Because it used to be necessary.
Early VM systems *required* at least one page of swap for every page of
physical ram. In theory, the entire contents of physical ram would be
copied at any time onto swap, and whenever it was necessary to free up a
page to bring in a new one, it would already be on backing store and could
easily be freed up.
This was prior to things like being able to page in binaries from file
systems on demand, so your programs had to be swapped back out as well.
So, basically, your totally usable paging area was the sum of swap space.
Not the sum of swap space + physical memory.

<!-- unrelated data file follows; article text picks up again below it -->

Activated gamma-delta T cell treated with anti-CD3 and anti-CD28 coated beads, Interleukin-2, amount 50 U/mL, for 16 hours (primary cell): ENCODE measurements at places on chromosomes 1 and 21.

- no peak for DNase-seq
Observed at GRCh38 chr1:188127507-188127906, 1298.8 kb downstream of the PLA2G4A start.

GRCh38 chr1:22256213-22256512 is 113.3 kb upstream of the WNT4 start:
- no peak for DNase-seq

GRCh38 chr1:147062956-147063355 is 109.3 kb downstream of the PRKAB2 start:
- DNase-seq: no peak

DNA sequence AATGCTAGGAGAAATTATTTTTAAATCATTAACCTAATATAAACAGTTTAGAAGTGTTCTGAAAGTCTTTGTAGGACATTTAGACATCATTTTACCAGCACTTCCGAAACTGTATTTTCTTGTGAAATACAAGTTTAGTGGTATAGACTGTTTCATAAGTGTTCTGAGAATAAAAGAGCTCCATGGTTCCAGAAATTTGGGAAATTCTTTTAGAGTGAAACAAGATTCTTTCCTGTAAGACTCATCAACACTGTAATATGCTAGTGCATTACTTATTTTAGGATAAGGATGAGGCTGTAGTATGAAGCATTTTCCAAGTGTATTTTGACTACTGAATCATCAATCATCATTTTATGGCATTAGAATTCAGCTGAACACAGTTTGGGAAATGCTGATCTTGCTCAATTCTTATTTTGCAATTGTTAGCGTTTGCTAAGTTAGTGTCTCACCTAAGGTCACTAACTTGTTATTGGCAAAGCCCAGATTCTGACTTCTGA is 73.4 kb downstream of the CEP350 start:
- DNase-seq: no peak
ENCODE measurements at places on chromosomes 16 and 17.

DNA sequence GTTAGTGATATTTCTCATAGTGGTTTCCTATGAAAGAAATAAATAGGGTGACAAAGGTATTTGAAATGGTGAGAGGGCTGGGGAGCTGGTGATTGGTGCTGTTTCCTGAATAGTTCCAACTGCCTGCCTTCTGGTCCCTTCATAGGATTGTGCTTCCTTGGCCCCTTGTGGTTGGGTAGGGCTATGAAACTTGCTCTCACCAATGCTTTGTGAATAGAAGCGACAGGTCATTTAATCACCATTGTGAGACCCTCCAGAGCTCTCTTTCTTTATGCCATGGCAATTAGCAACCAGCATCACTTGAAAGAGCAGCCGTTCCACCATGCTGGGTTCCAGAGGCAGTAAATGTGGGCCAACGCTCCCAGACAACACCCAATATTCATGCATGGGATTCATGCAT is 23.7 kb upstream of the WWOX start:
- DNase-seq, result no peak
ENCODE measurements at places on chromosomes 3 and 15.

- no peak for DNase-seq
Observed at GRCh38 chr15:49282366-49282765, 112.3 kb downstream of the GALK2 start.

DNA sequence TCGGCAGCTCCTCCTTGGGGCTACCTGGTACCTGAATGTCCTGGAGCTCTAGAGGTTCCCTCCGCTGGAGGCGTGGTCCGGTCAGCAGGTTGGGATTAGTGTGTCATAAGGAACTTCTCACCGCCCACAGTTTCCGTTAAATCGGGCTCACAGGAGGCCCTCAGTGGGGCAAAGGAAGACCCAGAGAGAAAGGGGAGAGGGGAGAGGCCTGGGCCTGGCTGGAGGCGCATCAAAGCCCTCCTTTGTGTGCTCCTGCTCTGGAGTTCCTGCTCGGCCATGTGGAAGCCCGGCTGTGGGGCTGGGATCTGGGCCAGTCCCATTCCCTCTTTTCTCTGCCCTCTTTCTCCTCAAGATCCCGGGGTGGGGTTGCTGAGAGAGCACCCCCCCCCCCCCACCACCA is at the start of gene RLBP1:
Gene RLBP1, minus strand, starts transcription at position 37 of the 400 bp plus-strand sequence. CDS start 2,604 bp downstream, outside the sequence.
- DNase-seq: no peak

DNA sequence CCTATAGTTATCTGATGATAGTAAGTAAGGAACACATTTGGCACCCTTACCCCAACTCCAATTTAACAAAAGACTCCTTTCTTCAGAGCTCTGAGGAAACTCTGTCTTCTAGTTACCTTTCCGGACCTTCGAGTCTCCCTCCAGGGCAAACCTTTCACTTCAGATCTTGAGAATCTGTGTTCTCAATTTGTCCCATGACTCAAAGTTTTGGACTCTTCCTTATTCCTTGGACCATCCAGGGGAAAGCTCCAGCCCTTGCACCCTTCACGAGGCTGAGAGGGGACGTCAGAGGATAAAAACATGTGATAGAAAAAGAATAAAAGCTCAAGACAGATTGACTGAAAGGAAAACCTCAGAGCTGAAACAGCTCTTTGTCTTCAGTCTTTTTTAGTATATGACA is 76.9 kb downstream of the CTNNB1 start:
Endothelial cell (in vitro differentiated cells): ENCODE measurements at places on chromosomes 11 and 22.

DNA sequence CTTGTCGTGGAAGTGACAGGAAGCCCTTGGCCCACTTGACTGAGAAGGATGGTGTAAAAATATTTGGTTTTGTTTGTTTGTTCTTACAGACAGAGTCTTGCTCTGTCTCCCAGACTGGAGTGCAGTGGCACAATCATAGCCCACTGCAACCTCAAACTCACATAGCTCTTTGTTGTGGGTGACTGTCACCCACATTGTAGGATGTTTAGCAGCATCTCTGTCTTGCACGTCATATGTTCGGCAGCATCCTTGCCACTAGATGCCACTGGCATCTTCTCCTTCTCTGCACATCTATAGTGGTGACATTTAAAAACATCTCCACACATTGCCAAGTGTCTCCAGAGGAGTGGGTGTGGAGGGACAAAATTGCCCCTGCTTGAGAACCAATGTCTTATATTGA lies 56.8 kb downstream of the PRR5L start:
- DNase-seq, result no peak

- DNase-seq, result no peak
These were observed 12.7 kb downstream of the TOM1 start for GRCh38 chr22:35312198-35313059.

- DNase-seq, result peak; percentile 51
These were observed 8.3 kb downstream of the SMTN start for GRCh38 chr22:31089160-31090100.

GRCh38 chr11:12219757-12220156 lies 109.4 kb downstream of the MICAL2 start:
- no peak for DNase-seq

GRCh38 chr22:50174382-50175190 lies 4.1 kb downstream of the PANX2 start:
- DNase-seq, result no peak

Now, granted, this is no longer the case for most (all?) VM based systems,
the rule of thumb has such strong momentum behind it that it's difficult to
Now, personally, I tend to throw on a few meg of swap onto each disk and
stripe swap across them for performance. If I find I ever run out of
memory under normal use, I'll up it. But I've never had that happen. Swap
space depends on how you use it. Set up some stuff, and monitor with free
every once in a while. If you never hit swap, then reduce it or eliminate
it. If you are constantly running over 1/3 of it or so, might consider
upping it a little bit.
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